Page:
Neocatechumenal Leader Met by Angry Mob

Neocatechumenal Leader Met by Angry Mob

Written by Michael Matt | Editor

Neocatechumenal Leader Met by Angry Mob: Not only For the Neocats’ crazy theological views and and liturgical practices but also because the local archbishop, Anthony Apuron, had patronized them, giving them the island’s only seminary and other Church properties. After recent revelation of multiple charges of sexual abuse of minors by the archbishop in Guam and abroad when he was a priest in the 1970s, the Holy See appointed an apostolic administrator who has reversed some of the archbishop’s policies. The Neocats could also be called “neo-Prots” or “neo-Mormons,” because they share the view of those heretics and cultists that the Church became corrupt after Her recognition by the Roman Emperor Constantine (or earlier) and is in need of “reform.”

So the Neocats are being booed in Guam? God bless our brothers and sisters in Guam, then.

Back in June of 2008, we ran the following report on the insufferabel Neo-Catechumenal Way. Obviously, not much has changed, except the Neocats are stronger than ever under the funhouse Church that Francis is building. Please, God, raise up a saint among us to cast out the heretics, pagans and infidels who have taken control of your Church.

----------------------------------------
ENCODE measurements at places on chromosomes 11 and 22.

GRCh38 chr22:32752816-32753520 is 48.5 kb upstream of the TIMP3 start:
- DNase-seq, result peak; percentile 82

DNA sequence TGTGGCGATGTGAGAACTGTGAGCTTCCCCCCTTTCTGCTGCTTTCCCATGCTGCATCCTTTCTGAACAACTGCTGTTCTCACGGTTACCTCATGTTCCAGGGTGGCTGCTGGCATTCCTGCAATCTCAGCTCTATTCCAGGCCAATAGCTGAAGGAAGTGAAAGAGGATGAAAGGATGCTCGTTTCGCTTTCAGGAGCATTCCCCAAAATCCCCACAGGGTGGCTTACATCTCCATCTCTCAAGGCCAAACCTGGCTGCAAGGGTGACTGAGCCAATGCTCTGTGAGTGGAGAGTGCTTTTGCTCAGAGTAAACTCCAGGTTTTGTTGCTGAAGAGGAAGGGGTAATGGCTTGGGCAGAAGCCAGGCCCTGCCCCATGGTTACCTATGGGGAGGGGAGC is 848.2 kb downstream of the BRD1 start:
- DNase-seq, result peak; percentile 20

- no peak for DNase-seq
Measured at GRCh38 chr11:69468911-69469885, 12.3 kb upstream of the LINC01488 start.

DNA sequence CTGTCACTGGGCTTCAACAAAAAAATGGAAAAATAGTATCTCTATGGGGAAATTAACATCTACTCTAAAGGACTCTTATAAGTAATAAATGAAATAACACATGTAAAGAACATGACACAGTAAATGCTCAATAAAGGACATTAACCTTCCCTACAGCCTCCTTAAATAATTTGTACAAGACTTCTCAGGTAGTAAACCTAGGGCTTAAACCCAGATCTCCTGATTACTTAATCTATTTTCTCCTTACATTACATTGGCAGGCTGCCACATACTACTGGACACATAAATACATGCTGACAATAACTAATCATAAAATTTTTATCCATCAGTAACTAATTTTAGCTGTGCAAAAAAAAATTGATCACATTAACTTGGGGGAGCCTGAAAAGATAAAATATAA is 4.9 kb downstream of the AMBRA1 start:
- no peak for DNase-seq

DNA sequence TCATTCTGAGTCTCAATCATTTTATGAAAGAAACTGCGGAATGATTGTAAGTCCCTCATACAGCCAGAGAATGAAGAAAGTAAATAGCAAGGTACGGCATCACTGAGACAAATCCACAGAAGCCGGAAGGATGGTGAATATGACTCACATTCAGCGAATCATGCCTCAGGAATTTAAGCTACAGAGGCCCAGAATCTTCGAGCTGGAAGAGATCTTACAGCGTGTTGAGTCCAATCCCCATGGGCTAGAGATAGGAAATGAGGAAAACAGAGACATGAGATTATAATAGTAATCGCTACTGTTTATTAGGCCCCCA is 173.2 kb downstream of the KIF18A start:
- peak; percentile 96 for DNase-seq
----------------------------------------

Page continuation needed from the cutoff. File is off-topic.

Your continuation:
The Remnant, June 15, 2008: “The Catholic lay Neocatechumenal Way has received the Church’s final approval of its statutes; the degree of recognition will be presented to the group’s founders Friday,” reports Zenit (June 12, 2008). “Cardinal Stanislaw Rylko, president of the Pontifical Council for the Laity, will give Kiko Argüello and Carmen Hernández the decree expressing the Church’s approval of the groups organization and charism”:

According to the founders, the Way is a concrete response to numerous pastoral intuitions of Vatican II, such as, the rediscovery of the Easter Vigil, the laity’s participation in evangelization. An example of this last principle is the novelty of sending “families on mission,” in response to requests from local bishops to provide, together with a priest, an initial evangelization for those areas where the Church has not been established.

In 1990, Pope John Paul II wrote a letter acknowledging the Neo-Catechumenal Way (NCW) to Bishop Paul Josef Cordes, Vice-President of the Pontifical Council for the Laity, in which John Paul wrote:

I too, as Bishop of Rome, have been able to verify the copious fruits of personal conversion and fruitful missionary impulse in the many meetings I have had in the Roman parishes with the Neocatechumenal Communities and their Pastors, as well as in my apostolic journeys in many nations….. I acknowledge the Neocatechumenal Way as an itinerary of Catholic formation, valid for our society and for our times.

In 2002, the NCW Statutes were given a five-year provisional (“ad experimentum”) approval, pending changes in the manner in which NCW communities celebrated their Eucharists. These Statutes are composed of 35 articles, expressing the nature of “The Way” (as it is called by its members), the “Spiritual Goods” resulting from it, and the manner in which “The Way” operates.